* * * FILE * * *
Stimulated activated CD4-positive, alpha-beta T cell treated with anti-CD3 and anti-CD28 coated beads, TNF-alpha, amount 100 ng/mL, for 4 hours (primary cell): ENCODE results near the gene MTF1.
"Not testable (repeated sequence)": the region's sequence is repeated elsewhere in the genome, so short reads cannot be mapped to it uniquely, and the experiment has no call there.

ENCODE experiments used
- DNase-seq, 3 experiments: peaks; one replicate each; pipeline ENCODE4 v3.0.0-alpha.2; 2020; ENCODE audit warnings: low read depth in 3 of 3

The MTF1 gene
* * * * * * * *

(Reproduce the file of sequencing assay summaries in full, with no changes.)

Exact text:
Stimulated activated CD4-positive, alpha-beta T cell treated with anti-CD3 and anti-CD28 coated beads, TNF-alpha, amount 100 ng/mL, for 4 hours (primary cell): ENCODE results near the gene MTF1.
"Not testable (repeated sequence)": the region's sequence is repeated elsewhere in the genome, so short reads cannot be mapped to it uniquely, and the experiment has no call there.

ENCODE experiments used
- DNase-seq, 3 experiments: peaks; one replicate each; pipeline ENCODE4 v3.0.0-alpha.2; 2020; ENCODE audit warnings: low read depth in 3 of 3

The MTF1 gene